Under section 1983, Plaintiff must demonstrate that each defendant personally participated in the deprivation of his rights. Jones v. Williams, 297 F.3d 930, 934 (9th Cir. 2002). This requires the presentation of factual allegations sufficient to state a plausible claim for relief. Iqbal, 129 S.Ct. at 1949-50; Moss v. U.S. Secret Service, 572 F.3d 962, 969 (9th Cir. 2009). "[A] complaint [that] pleads facts that are 'merely consistent with' a defendant's liability . . . 'stops short of the line between possibility and plausibility of entitlement to relief.'" Iqbal, 129 S.Ct. at 1949 (quoting Twombly, 550 U.S. at 557). Further, although a court must accept as true all factual allegations contained in a complaint, a court need not accept a plaintiff's legal conclusions as true. Iqbal, 129 S.Ct. at 1949. "Threadbare recitals of the elements of a cause of action, supported by mere conclusory statements, do not suffice." Id. (quoting Twombly, 550 U.S. at 555).

III. Amended Complaint Allegations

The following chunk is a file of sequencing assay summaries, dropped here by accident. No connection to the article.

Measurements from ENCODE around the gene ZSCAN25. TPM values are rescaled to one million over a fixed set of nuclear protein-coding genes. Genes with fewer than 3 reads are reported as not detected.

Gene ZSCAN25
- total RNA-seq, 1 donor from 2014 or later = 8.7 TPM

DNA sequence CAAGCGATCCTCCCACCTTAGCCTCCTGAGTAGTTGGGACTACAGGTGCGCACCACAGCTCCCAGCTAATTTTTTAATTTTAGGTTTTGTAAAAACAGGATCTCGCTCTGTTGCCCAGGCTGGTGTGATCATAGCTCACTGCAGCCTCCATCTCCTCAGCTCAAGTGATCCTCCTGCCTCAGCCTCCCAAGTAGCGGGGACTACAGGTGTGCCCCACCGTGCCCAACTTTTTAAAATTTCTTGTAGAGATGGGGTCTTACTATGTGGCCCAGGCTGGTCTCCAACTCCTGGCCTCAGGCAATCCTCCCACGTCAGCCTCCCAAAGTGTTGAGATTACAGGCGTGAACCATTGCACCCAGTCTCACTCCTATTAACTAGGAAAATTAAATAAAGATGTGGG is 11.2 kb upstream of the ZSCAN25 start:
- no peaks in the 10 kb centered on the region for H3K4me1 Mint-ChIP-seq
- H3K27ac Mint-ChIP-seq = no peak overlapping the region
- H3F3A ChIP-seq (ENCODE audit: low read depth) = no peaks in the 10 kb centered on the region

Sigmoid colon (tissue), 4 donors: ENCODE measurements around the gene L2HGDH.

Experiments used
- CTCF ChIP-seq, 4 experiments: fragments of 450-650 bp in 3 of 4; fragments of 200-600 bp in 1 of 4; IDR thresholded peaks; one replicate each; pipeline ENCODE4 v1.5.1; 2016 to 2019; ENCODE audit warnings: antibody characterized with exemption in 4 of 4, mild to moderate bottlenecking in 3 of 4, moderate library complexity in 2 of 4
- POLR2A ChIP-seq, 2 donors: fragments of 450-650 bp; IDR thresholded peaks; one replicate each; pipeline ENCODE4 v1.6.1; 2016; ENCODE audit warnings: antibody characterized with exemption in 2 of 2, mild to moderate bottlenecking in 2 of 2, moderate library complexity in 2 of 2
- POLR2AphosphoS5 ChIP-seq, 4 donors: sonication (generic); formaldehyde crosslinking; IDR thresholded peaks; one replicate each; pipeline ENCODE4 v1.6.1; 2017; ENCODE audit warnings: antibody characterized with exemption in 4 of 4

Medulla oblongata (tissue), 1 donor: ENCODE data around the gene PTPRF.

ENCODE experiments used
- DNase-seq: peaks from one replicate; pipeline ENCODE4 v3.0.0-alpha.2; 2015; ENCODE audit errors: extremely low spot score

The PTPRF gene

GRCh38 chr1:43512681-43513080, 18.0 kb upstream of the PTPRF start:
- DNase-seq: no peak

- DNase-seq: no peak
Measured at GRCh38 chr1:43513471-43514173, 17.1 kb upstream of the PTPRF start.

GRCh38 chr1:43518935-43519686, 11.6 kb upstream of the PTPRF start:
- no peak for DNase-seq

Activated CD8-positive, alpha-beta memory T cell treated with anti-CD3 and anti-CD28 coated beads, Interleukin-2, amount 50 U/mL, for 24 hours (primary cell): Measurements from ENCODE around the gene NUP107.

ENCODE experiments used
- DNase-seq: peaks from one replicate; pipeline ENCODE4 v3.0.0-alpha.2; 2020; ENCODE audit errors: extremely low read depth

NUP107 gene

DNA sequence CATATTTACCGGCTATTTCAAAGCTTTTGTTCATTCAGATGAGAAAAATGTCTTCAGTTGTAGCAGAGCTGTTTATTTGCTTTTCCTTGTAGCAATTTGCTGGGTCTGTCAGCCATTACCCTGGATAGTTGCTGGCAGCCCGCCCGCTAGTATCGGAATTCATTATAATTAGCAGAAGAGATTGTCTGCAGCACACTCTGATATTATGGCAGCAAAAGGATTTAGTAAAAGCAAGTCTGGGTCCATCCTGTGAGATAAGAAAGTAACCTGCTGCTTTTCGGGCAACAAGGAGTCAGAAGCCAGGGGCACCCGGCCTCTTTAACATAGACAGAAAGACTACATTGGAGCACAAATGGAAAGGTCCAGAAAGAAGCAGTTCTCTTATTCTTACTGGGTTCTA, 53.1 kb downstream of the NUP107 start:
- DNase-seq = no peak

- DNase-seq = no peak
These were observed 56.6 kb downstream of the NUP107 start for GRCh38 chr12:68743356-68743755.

After Plaintiff was incarcerated he was approved to wear his personal tennis shoes due to a foot deformity. (Doc. 15, Amend. Comp., p. 4:14-20.) On October 26, 2004, Plaintiff was determined to be permanently mobility impaired due to a severe foot deformity. (Id., p. 16.) On December 16, 2007, while incarcerated at the California Substance Abuse Treatment Facility, Plaintiff was denied visitation because he was wearing his personal tennis shoes. He was informed that Defendants Ken Clark and Susan Hubbard had implemented a new rule that inmates were prohibited from contact visits when they were wearing their personal tennis shoes. Plaintiff was required to wear state issued tennis shoes during his five hour visitation and suffered severe pain and swelling in both feet. (Id., ¶ 21.) During the visitation he observed that other inmates with wheelchairs, canes, crutches, walkers, prosthetic devices, and orthopedic boots were allowed visitation. (Id., ¶ 22.)